This is not the chronicle of a woman who manages to escape from her abusive husband, nor the story of a teenager who runs away from authoritarian parents. The title refers to another process of emancipation – complicated and feudal – that doctors, nurses and pharmacists must request to travel outside the island. Under the significant name of “liberation,” there is a mandatory process that Public Health workers must complete to be allowed to leave, temporarily or permanently. Included in the record of the possible traveler is whether he owns his own home or car, because the State will confiscate those if he does not return within 11 months. The paperwork passes through numerous levels of authorization that can delay it a year or a decade. Many never receive a reply.
Mario saw patients in a specialized practice and began to be seen as a deserter when he announced a desire to reunite with his family across the sea. He was immediately punished by being assigned to a position of general practitioner in an emergency room far from his house. They reminded him every day that the degree hanging on the wall in his living room had been given to him by the Revolution, which he now was betraying. Forced to swallow it whole, he endured the four years of repeated jabs and investigation for his safe-conduct to leave the country, which the minister of his branch still had not signed. “We have many cases, we can’t cope,” the secretary repeated, and his exiled wife broke into tears on the telephone when he told her. His children, meanwhile, were growing up in some distant place without a father.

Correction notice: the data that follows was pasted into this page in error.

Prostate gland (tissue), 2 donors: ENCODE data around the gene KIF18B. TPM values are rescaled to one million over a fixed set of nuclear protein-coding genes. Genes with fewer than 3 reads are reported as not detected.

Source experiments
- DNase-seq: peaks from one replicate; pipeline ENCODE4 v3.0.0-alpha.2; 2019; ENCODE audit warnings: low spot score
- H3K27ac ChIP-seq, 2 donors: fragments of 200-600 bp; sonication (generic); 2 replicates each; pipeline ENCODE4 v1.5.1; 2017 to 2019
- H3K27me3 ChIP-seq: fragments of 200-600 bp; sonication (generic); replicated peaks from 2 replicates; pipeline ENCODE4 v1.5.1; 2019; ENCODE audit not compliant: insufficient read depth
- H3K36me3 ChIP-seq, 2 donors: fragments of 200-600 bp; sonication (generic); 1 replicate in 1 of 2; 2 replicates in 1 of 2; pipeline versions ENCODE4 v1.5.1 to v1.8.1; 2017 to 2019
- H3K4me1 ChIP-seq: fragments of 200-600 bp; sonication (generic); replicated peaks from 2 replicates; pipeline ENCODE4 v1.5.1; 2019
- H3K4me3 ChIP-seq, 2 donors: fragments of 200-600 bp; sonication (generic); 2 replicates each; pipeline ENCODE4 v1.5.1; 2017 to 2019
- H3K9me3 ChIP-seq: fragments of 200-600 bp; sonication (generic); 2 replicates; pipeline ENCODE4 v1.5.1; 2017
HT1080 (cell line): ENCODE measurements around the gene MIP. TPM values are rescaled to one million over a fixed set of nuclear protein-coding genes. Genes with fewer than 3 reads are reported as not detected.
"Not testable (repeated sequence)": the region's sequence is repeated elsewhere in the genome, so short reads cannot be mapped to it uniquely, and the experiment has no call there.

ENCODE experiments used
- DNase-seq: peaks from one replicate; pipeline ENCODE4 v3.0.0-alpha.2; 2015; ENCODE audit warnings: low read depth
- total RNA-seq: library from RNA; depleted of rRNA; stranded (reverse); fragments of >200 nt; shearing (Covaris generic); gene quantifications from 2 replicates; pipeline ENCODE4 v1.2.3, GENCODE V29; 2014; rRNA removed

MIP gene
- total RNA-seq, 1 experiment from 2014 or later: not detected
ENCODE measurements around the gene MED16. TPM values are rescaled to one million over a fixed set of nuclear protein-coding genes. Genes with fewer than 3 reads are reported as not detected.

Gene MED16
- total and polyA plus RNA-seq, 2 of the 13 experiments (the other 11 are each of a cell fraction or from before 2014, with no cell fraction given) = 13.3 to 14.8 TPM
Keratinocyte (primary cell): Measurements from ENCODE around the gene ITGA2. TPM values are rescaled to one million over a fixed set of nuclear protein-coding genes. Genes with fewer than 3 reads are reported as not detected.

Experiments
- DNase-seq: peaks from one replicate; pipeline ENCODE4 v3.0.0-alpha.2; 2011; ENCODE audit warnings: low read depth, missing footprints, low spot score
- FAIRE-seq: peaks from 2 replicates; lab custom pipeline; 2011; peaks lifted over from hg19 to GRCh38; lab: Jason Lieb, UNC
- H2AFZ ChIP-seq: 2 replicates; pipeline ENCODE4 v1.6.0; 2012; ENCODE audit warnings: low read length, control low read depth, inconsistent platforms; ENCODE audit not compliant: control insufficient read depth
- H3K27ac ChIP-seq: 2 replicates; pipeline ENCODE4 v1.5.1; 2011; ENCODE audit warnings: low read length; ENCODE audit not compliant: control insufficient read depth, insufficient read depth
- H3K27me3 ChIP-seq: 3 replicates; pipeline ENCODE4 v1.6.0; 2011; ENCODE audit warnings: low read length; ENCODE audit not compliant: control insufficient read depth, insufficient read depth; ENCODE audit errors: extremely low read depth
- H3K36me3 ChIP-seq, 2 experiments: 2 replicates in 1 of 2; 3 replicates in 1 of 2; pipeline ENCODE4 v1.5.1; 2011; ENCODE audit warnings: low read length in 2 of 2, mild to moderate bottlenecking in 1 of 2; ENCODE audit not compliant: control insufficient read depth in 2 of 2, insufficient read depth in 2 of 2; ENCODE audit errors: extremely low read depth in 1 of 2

In the midst of his impotence, Mario came to reproach his mother for having encouraged him to study medicine. “Why didn’t you warn me!” he shouted one afternoon, when he could no longer bear the white coat that had become his shackles. When they finally allowed him to board the plane, a circle of baldness delineated the middle of his head and a nervous tick had taken control of his hands. To those who welcomed him in a distant airport, he was not the enterprising orthopedist from years ago, but someone who had decided to have nothing to do with hospitals. The agonizing process of “liberation” had taken away any desire to fix a knee or correct an ankle; he couldn’t stop thinking that it was that profession that had separated him from his family.